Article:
Polish journalist Adam Krzeminski on Thursday will be honored for his efforts to improve German-Polish relations. In a DW-WORLD.DE interview, he talked about reasons for continuing problems between the two countries.
Krzeminski: "I'm hoping for a situation where it's possible to make jokes about each other"
Born in western Galicia in 1945, Krzeminski is one of Poland's leading journalists. He has worked at the Polityka newspaper since 1973. In 1993, he received the Goethe Medal for his efforts to promote German-Polish understanding. He will receive the Viadrina Award of the European University Viadrina Frankfurt (Oder) on Thursday.
DW-WORLD.DE: German-Polish relations are tense at the moment. In Germany, the Kaczynski brothers -- the Polish president and the Polish prime minister -- are blamed for this. Is it really that simple?
The Kaczynski twins occupy Poland's highest offices
Adam Krzeminski: It's partly because of the tone of the Kaczynski brothers and the fall-back on historical traumas that's happening within their Party of Law and Justice. But apart from that there are substantial issues that cloud the German-Polish community of interests of the 1990s: the Baltic Sea pipeline and the controversy surrounding a center against expulsions. Still this shouldn't be exaggerated -- we have created so many institutional connections that the community of interests still works in fact. Polish surveys are the best proof for this: They are very positive for Germany and Germans.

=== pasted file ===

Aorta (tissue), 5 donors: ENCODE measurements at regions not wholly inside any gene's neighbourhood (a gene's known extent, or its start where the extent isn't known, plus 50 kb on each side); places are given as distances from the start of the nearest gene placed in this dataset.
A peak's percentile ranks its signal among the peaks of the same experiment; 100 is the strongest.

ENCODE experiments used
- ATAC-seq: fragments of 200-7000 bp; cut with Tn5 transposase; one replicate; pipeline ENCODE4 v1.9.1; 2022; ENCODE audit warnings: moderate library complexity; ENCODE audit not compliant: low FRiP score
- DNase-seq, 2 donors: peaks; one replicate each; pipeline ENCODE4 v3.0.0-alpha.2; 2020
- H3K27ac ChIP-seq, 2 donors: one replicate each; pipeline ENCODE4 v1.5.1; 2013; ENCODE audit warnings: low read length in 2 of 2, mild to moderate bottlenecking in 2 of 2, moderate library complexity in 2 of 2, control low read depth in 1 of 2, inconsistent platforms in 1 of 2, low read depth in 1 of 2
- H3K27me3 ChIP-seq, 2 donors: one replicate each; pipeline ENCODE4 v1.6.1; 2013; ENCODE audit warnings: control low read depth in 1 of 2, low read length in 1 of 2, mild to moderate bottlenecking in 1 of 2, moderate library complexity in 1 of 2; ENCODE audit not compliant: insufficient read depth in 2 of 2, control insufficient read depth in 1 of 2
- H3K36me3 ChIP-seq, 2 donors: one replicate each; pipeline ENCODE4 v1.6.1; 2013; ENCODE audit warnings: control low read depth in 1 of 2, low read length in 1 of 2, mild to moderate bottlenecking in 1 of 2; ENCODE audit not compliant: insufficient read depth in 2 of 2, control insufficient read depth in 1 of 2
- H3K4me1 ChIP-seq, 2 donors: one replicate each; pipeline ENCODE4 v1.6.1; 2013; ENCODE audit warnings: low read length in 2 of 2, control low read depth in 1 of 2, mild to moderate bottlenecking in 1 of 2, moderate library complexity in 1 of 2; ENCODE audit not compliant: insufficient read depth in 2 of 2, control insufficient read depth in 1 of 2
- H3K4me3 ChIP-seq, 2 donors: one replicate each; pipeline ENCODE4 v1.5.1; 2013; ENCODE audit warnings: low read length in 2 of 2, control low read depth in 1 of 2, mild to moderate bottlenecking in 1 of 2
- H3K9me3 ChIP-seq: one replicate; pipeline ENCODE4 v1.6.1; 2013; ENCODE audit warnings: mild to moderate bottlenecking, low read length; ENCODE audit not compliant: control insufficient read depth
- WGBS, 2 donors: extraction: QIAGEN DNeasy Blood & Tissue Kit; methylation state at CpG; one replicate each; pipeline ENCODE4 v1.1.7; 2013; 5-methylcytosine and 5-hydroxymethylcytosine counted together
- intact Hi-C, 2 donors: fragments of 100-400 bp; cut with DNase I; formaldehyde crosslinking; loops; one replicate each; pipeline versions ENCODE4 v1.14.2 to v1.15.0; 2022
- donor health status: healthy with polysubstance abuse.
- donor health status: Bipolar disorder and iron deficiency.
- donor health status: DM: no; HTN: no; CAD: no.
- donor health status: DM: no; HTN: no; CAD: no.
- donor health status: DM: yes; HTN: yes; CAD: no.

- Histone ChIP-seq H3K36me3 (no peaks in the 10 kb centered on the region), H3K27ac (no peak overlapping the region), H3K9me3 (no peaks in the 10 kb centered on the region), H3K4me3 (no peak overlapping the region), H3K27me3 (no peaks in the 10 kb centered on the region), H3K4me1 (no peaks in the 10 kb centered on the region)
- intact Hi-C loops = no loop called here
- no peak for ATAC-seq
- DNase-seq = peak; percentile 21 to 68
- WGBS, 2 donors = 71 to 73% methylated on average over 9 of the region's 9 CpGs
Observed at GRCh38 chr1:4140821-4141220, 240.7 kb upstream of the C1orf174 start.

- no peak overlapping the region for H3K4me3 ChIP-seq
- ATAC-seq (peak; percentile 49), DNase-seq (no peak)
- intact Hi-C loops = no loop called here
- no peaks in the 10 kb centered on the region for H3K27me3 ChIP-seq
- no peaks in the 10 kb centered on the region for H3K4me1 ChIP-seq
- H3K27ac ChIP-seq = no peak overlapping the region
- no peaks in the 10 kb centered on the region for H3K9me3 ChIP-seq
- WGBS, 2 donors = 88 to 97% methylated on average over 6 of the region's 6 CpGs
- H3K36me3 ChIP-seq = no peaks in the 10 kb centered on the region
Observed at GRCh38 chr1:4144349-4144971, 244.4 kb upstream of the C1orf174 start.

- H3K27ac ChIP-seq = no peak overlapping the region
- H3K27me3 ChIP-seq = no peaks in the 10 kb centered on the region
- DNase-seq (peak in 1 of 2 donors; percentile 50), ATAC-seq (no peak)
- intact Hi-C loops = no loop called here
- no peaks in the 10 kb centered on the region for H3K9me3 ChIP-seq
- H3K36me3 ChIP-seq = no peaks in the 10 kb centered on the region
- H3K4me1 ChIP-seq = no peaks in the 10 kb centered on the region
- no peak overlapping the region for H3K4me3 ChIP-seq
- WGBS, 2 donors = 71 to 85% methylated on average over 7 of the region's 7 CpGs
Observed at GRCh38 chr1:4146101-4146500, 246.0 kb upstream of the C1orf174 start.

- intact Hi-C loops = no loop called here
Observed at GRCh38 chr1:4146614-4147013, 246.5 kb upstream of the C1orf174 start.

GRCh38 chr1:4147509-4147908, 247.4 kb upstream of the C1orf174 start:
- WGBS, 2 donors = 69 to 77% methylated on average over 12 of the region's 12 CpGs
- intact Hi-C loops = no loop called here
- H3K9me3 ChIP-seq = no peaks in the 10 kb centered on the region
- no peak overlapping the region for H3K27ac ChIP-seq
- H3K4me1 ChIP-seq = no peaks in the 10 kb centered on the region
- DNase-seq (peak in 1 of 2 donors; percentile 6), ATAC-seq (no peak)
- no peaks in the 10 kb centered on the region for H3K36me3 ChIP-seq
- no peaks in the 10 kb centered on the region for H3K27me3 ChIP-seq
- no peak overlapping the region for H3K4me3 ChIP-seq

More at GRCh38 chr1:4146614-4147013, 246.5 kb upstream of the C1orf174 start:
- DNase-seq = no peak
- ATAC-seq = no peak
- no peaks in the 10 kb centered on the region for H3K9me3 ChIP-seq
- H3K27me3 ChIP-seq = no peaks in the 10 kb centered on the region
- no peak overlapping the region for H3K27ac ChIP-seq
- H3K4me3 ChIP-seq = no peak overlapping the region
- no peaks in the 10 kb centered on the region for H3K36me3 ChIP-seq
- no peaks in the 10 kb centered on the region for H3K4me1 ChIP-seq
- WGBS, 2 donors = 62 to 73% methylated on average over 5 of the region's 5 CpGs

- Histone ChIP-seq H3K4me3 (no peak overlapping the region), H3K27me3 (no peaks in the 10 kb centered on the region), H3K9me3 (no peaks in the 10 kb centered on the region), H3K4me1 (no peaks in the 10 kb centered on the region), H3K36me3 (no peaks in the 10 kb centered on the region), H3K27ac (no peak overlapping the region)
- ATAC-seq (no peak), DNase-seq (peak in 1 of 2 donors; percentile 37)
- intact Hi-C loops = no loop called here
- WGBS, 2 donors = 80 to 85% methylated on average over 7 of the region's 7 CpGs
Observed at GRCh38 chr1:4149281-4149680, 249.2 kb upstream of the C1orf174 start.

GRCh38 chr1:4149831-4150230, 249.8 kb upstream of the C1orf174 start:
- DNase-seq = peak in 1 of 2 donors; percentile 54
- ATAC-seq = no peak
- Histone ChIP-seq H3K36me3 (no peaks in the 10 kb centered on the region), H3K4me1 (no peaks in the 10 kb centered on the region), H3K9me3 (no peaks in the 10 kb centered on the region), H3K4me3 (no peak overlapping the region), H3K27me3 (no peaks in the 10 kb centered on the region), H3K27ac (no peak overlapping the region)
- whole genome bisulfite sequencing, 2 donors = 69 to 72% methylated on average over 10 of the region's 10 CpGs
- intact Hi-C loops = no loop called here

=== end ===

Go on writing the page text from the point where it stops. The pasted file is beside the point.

You mentioned the 1990s, when Germany lobbied for Poland's EU membership. Now, the German behavior in connection with the Baltic Sea pipeline is feeding fears in Poland. Are Poles fixated on the negative?
Construction of the Baltic Sea pipeline began nearly a year ago
The Polish perception might be selective, but this is also true for the German perception of European politics and own economic interests. Regarding the pipeline, there's an economic level on the one hand: The pipeline exposes Poland to potential blackmailing from Russia, because it could be used to supply Germany with natural gas even if deliveries to Poland are shut down. And then there's a political level: One could also imagine a pipeline that's embedded in a European energy policy and that does not make the EU dependent -- and therefore exposed to potential blackmail -- on Russian energy sources. This was never discussed. Maybe that's starting now -- and possibly it will solve the dispute.
Former Polish President Alexander Kwasniewksi recently said that Germans don't take Poles seriously...
I think he wasn't just talking about the pipeline. We have a sliding scale of sympathies. The Poles are slowly losing their old aversion against their western neighbor, but this process is taking even longer in Germany, as polls show. In Germany, the traditional view of Europe is one, where only large countries count while smaller ones have to give in -- that's the way things worked in the 19th and 20th centuries. But that's a perception that would have to disappear over time as Europe unifies. From a Polish point of view, the process of accepting the eastern neighbor is taking longer than one would hope.